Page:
This paper appears in the July 2014 issue of the journal Coastal Management, which focuses on the role of social sciences in Puget Sound ecosystem recovery.

Coastal Management journal cover
7/3/2014

Collaboration within the Puget Sound marine and nearshore science network

A study published in the journal Coastal Management generates a broad description of the collaborative network among marine and nearshore researchers in Puget Sound and identifies incentives and barriers to collaboration.

Coastal Management journal cover
7/3/2014

A Complex Tool for a Complex Problem: Political Ecology in the Service of Ecosystem Recovery

This paper appears in the July 2014 issue of the journal Coastal Management, which focuses on the role of social sciences in Puget Sound ecosystem recovery.

Tidal turbines like this one developed by OpenHydro, Ltd. will be installed in Puget Sound in mid 2015 as part of a demonstration project. Sustainable, large-scale development of tidal energy will require studying and learning from these early-stage projects. Image source: OpenHydro, Ltd./DCNS
3/25/2014

Tidal energy in Puget Sound

Scientists have identified the strong underwater currents of Puget Sound's Admiralty Inlet as a potential source of electricity for nearby utilities. The following article describes some of the basic principles and mechanisms of tidal energy.  

An infographic explains the basic principles of TDR. Image via King County.
1/30/2014

Report: Regional transfer of development rights in Puget Sound

A 2013 report from the Environmental Protection Agency discusses progress on implementing transfer of development rights (TDR) as a strategy for conservation and increased development capacity in Puget Sound.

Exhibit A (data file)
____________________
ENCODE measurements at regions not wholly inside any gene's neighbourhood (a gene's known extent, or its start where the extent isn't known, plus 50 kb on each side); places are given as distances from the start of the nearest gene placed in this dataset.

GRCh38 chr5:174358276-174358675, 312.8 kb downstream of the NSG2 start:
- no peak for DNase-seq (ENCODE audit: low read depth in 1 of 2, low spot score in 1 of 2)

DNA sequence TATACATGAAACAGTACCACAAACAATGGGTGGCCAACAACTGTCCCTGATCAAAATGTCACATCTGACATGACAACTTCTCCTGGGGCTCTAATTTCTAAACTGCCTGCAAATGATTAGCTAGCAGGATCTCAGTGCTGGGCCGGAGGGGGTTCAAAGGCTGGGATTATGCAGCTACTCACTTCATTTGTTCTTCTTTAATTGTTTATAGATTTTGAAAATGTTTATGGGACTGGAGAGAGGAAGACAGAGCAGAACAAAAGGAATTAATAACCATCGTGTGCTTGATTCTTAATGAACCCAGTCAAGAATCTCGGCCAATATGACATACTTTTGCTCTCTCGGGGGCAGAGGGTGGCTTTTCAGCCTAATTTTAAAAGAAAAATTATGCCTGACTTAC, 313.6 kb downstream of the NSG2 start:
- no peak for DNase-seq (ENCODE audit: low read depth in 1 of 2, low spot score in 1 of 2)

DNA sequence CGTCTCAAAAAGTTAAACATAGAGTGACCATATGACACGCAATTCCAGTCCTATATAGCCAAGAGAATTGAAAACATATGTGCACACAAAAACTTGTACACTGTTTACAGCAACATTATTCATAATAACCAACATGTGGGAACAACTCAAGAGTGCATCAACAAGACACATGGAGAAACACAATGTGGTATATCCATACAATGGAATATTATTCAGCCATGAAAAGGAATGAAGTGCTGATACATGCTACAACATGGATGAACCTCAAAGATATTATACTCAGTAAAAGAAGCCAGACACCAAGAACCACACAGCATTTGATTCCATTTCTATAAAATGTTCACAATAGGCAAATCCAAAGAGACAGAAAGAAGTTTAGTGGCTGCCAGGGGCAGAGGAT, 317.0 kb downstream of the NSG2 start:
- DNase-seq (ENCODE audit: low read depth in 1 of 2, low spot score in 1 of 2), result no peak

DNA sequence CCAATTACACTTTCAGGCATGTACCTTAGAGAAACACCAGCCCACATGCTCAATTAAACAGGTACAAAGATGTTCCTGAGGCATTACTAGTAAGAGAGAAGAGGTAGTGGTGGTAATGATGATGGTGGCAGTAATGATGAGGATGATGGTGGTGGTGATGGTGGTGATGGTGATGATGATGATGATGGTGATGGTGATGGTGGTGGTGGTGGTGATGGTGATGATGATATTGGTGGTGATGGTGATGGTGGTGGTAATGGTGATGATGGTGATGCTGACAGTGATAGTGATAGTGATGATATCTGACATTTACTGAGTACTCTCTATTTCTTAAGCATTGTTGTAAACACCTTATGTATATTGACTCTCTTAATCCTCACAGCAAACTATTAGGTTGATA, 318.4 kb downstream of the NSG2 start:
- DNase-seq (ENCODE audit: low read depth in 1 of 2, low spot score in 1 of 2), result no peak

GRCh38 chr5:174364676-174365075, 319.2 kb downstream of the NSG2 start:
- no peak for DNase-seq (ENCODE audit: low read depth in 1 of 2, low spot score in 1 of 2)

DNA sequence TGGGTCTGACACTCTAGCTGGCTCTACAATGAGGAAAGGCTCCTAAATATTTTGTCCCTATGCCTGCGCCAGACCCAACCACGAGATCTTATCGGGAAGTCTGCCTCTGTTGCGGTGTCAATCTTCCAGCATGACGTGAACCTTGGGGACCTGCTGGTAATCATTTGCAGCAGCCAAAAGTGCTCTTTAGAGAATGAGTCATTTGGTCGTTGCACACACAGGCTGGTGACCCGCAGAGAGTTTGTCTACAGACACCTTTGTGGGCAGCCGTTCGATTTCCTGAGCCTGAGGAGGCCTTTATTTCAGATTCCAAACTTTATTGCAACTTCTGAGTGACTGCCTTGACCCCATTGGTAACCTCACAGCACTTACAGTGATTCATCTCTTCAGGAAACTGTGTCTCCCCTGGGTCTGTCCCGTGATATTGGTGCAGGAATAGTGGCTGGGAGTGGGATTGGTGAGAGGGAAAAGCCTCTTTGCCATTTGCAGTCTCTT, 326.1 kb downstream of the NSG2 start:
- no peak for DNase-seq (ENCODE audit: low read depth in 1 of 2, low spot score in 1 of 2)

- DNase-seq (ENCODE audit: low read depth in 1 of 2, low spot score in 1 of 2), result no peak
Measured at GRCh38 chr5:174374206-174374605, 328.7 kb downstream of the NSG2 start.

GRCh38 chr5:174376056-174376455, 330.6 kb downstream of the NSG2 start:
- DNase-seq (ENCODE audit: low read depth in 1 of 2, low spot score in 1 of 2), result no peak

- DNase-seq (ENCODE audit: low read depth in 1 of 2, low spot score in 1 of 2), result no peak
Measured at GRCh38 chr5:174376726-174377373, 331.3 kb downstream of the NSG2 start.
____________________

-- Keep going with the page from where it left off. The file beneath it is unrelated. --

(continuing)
Oyster shell cultch containing seed oysters is washed onto a public beach. Image courtesy of WDFW.
1/28/2014

Report: Evaluating the effects of bivalve filter feeding on nutrient dynamics in Puget Sound

A January 2014 USGS report discusses approaches for measuring the effect of bivalves on nutrient availability in different regions of Puget Sound.

Social scientists will monitor several of the Puget Sound Partership's "Vital Signs" including Healthy Human Population and Human Quality of Life.
1/17/2014

Social science and monitoring needs for Puget Sound recovery

A report by the University of Washington Puget Sound Institute describes a 2013 workshop to integrate the social sciences into Puget Sound ecosystem monitoring. Social scientists will focus in part on several of the Puget Sound Partnership's designated ecosystem indicators, including categories such as Healthy Human Population and Human Quality of Life.

7/31/2013

Puget Sound Voices: Don Malins interview

The audio files below are excerpts from a May 2013 interview with Donald Malins, former Director of the Environmental Conservation Division of NOAA Fisheries. Research by Malins and his colleagues in the 1970s and mid-1980s revealed high levels of industrial toxics in sediment-dwelling fish in Puget Sound, leading to the creation of Superfund sites in the Duwamish Estuary and Commencement Bay. Read a full profile of Donald Malins. The interview was conducted by Richard Strickland and Randy Shuman in cooperation with the Encyclopedia of Puget Sound as part of the Puget Sound Voices series. Additional assistance was provided by Jake Strickland. 

Don Malins examines a fish during a research trip to the Duwamish estuary. Photo circa 1987. Photographer unknown.
7/30/2013

Toxics research that changed Puget Sound history

In the 1970s and 1980s, research from a division of NOAA's Montlake Lab suddenly and irreversibly changed the way scientists and the public viewed the health of Puget Sound. Their discoveries of industrial toxics in the region's sediment-dwelling fish led to the creation of two Superfund sites, and new approaches to ecosystem management across the Sound. The man at the forefront of this research was Dr. Donald Malins, featured here as part of the Puget Sound Voices series.

6/17/2013

Interacting coastal based ecosystem services— recreation and water quality in Puget Sound

This paper uses water quality data to examine the relationship between environmental condition and recreational use of parks in Puget Sound.

Block seine fishing. Image courtesy of WDFW.
6/14/2013

Report: Economic analysis of the non-treaty commercial and recreational fisheries in Washington State